Both leaders, who are also physicians, believe that each organization’s complementary community service missions will serve as a strong foundation for success. “Knowing that greater collaboration among providers is the future of health care, Swedish had been seeking the right partner for a few years,” said Dr. Hochman. “We evaluated many different options. But at the end of the day, there was only one partner that made sense. Like Swedish, Providence is a mission-driven organization with a strong commitment to providing high-quality health care to everyone, including underserved populations. It was important to find a partner who shared that as a core value.”

Last year, Providence and Swedish provided a combined total of more than $205 million in community benefit in Western Washington, including $61.4 million in free and discounted care for those who could not afford to pay for care.

In light of economic challenges, philanthropy has, and will continue to be vital to the missions of both organizations. Through this innovative affiliation, Providence and Swedish will maintain their individual foundations, and they will continue to operate separately. That means gifts made to the Providence foundations will only go to Providence and gifts made to the Swedish Foundation will only go to Swedish.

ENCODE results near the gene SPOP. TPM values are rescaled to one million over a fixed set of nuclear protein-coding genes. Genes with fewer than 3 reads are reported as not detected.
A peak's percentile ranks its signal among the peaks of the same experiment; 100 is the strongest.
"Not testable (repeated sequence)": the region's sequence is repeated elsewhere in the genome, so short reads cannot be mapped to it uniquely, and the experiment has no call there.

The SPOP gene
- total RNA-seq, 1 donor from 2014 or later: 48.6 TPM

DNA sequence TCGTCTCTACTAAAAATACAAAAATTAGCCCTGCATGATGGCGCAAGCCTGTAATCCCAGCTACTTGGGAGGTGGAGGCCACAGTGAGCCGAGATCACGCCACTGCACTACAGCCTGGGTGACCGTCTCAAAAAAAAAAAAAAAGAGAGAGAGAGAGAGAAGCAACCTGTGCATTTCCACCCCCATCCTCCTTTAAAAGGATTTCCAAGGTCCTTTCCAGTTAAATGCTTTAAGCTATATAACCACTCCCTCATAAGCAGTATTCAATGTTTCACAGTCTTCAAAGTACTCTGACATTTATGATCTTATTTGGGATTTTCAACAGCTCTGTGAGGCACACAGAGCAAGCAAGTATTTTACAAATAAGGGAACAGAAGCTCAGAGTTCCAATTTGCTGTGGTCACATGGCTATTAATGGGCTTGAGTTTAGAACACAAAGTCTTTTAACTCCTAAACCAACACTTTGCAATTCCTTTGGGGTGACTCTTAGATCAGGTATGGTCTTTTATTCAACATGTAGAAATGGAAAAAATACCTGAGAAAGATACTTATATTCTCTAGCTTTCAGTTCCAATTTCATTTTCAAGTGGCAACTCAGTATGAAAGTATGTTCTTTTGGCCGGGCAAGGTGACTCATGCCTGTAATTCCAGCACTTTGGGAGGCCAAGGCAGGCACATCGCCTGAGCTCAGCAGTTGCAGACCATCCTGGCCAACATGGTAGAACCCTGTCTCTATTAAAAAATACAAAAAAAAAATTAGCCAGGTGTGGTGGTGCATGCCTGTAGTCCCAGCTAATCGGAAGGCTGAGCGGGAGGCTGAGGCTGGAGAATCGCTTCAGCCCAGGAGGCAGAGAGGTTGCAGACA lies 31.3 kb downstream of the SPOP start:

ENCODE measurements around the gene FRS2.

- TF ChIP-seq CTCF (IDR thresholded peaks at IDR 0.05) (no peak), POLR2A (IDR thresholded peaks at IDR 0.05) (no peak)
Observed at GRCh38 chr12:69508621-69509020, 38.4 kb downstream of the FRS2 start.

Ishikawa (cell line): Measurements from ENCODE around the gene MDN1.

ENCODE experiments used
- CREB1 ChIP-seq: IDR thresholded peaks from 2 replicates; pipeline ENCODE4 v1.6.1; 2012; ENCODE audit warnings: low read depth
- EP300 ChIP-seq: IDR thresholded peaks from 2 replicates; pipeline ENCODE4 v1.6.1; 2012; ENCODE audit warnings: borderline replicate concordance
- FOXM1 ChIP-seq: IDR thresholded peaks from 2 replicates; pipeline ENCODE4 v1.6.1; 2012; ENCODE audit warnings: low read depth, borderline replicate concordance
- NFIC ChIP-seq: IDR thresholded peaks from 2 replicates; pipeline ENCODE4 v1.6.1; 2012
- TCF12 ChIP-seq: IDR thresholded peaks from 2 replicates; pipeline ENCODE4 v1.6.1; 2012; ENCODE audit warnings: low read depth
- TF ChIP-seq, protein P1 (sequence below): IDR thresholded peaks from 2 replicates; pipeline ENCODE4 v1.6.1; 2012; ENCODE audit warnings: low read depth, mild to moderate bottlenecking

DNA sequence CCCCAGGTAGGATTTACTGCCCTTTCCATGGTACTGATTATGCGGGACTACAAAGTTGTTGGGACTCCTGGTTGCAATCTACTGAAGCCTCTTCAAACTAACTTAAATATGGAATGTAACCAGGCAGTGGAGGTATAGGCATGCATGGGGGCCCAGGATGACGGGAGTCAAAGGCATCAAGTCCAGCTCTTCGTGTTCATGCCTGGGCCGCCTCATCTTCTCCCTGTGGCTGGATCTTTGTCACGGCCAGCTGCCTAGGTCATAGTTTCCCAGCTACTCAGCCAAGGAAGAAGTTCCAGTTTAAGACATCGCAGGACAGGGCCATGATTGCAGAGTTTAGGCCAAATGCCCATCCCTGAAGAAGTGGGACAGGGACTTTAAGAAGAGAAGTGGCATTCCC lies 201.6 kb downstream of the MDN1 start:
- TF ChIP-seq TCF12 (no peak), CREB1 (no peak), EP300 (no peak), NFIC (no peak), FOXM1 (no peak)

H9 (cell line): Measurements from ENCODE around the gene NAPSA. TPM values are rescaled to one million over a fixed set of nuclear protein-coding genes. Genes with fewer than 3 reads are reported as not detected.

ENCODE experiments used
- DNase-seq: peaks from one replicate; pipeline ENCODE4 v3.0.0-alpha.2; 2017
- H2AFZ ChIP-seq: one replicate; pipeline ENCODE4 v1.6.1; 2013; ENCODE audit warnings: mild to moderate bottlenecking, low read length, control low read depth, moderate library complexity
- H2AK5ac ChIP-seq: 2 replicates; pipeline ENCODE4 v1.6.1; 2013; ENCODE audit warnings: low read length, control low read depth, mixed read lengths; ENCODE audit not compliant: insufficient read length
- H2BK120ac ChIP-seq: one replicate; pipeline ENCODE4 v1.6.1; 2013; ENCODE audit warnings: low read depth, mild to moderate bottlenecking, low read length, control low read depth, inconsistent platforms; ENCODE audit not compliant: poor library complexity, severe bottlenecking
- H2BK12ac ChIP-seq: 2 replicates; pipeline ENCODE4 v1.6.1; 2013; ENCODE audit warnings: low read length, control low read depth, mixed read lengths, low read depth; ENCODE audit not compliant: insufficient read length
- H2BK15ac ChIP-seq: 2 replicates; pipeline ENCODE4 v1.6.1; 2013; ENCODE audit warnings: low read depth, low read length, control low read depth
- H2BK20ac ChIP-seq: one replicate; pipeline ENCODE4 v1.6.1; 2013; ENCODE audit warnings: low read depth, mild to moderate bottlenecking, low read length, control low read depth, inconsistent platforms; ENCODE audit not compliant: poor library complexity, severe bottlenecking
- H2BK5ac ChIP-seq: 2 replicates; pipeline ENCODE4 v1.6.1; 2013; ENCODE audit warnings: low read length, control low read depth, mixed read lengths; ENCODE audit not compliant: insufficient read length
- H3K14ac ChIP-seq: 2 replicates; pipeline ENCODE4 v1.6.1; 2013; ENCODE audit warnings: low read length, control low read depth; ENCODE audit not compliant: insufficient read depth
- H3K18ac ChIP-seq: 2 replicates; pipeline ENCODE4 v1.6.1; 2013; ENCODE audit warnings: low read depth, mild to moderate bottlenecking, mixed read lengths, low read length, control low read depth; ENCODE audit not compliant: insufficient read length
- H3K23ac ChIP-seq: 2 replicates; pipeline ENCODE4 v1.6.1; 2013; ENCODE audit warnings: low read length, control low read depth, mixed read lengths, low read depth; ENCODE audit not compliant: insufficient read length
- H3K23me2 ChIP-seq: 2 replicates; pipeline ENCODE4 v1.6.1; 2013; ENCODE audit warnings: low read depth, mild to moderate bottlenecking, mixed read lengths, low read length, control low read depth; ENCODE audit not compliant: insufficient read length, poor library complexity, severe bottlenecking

“The economic challenges facing our cities, state and country are daunting and won’t be any less challenging until we begin to offer innovative solutions,” said Dr. Koster. “Together, Providence and Swedish can dramatically impact health-care cost and access for all who live in the communities we serve.”

Swedish Health Services is a private, not-for-profit organization founded in 1910 with five hospitals, more than 70 primary care and specialty clinics, three ambulatory care centers, a home-care division and 11,000 employees in Greater Seattle, including the Eastside, South Snohomish County and Cle Elum, Wash. Providence Health & Services is a Catholic, not-for-profit organization founded by the Sisters of Providence in 1856 with 27 hospitals, 214 physician clinics and almost 53,000 employees across five states. Based in Renton, Wash., Providence Health & Services provides strategic and management services to integrated health-care systems in Alaska, California, Montana, Oregon and Washington state.

For more information, visit www.providenceandswedish.org. Read a blog post by Swedish President and CEO Rod Hochman, MD, here.

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Media Coverage

  • To read an article posted Oct. 5 on the Puget Sound Business Journal Web site, click here.
  • To read an article posted Oct. 5 on The Seattle Times Web site, click here.
  • To read an article posted Oct. 5 on The (Everett) Herald Web site, click here.
  • To read an article posted Oct. 6 on the Modern Healthcare Web site, click here.
  • To read an article posted Oct. 6 on the RentonPatch.com Web site, click here.
  • To read an op-ed piece published Oct. 27 in The (Everett) Herald, click here.